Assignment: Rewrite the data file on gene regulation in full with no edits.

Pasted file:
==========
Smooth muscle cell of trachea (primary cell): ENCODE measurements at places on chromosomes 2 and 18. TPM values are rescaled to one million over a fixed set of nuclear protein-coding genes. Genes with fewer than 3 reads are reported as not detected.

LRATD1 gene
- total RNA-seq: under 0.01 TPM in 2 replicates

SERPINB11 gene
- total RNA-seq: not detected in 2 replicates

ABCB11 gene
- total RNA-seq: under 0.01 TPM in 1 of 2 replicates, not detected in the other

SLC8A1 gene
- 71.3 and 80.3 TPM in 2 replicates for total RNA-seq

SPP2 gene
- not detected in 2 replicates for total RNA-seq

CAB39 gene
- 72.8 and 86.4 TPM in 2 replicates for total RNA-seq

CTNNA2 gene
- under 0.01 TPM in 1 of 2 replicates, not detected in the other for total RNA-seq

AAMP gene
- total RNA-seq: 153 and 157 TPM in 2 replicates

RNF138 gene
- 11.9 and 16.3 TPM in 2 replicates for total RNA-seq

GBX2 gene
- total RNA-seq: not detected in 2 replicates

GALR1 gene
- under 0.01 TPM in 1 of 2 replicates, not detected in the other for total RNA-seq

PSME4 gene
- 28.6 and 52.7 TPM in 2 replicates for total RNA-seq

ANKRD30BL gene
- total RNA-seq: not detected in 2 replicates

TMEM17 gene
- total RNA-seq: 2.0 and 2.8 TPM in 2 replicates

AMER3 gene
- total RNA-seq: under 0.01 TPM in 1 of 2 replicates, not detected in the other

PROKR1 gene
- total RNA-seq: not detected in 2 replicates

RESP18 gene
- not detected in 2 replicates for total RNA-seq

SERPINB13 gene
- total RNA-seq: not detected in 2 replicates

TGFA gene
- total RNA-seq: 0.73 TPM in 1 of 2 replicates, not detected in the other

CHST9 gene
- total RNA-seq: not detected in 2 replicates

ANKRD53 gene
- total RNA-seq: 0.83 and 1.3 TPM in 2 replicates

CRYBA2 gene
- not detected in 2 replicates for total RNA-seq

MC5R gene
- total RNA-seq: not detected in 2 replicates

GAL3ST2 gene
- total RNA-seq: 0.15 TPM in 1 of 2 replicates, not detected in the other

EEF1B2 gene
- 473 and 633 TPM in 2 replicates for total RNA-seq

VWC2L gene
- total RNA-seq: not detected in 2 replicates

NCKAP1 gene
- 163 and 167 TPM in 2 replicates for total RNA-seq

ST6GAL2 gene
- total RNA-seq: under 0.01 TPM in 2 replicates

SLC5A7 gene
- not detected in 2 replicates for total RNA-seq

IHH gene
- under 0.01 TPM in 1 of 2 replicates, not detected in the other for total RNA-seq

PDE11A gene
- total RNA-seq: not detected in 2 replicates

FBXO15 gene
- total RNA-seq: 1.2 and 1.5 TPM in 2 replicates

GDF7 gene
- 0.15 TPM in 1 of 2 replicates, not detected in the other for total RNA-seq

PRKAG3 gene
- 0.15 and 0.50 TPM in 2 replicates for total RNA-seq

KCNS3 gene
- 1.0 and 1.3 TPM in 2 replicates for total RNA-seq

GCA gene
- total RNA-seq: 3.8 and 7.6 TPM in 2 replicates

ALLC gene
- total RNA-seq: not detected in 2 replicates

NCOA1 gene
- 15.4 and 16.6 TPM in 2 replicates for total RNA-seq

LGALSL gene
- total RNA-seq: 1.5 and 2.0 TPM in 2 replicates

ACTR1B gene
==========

Smooth muscle cell of trachea (primary cell): ENCODE measurements at places on chromosomes 2 and 18. TPM values are rescaled to one million over a fixed set of nuclear protein-coding genes. Genes with fewer than 3 reads are reported as not detected.

LRATD1 gene
- total RNA-seq: under 0.01 TPM in 2 replicates

SERPINB11 gene
- total RNA-seq: not detected in 2 replicates

ABCB11 gene
- total RNA-seq: under 0.01 TPM in 1 of 2 replicates, not detected in the other

SLC8A1 gene
- 71.3 and 80.3 TPM in 2 replicates for total RNA-seq

SPP2 gene
- not detected in 2 replicates for total RNA-seq

CAB39 gene
- 72.8 and 86.4 TPM in 2 replicates for total RNA-seq

CTNNA2 gene
- under 0.01 TPM in 1 of 2 replicates, not detected in the other for total RNA-seq

AAMP gene
- total RNA-seq: 153 and 157 TPM in 2 replicates

RNF138 gene
- 11.9 and 16.3 TPM in 2 replicates for total RNA-seq

GBX2 gene
- total RNA-seq: not detected in 2 replicates

GALR1 gene
- under 0.01 TPM in 1 of 2 replicates, not detected in the other for total RNA-seq

PSME4 gene
- 28.6 and 52.7 TPM in 2 replicates for total RNA-seq

ANKRD30BL gene
- total RNA-seq: not detected in 2 replicates

TMEM17 gene
- total RNA-seq: 2.0 and 2.8 TPM in 2 replicates

AMER3 gene
- total RNA-seq: under 0.01 TPM in 1 of 2 replicates, not detected in the other

PROKR1 gene
- total RNA-seq: not detected in 2 replicates

RESP18 gene
- not detected in 2 replicates for total RNA-seq

SERPINB13 gene
- total RNA-seq: not detected in 2 replicates

TGFA gene
- total RNA-seq: 0.73 TPM in 1 of 2 replicates, not detected in the other

CHST9 gene
- total RNA-seq: not detected in 2 replicates

ANKRD53 gene
- total RNA-seq: 0.83 and 1.3 TPM in 2 replicates

CRYBA2 gene
- not detected in 2 replicates for total RNA-seq

MC5R gene
- total RNA-seq: not detected in 2 replicates

GAL3ST2 gene
- total RNA-seq: 0.15 TPM in 1 of 2 replicates, not detected in the other

EEF1B2 gene
- 473 and 633 TPM in 2 replicates for total RNA-seq

VWC2L gene
- total RNA-seq: not detected in 2 replicates

NCKAP1 gene
- 163 and 167 TPM in 2 replicates for total RNA-seq

ST6GAL2 gene
- total RNA-seq: under 0.01 TPM in 2 replicates

SLC5A7 gene
- not detected in 2 replicates for total RNA-seq

IHH gene
- under 0.01 TPM in 1 of 2 replicates, not detected in the other for total RNA-seq

PDE11A gene
- total RNA-seq: not detected in 2 replicates

FBXO15 gene
- total RNA-seq: 1.2 and 1.5 TPM in 2 replicates

GDF7 gene
- 0.15 TPM in 1 of 2 replicates, not detected in the other for total RNA-seq

PRKAG3 gene
- 0.15 and 0.50 TPM in 2 replicates for total RNA-seq

KCNS3 gene
- 1.0 and 1.3 TPM in 2 replicates for total RNA-seq

GCA gene
- total RNA-seq: 3.8 and 7.6 TPM in 2 replicates

ALLC gene
- total RNA-seq: not detected in 2 replicates

NCOA1 gene
- 15.4 and 16.6 TPM in 2 replicates for total RNA-seq

LGALSL gene
- total RNA-seq: 1.5 and 2.0 TPM in 2 replicates

ACTR1B gene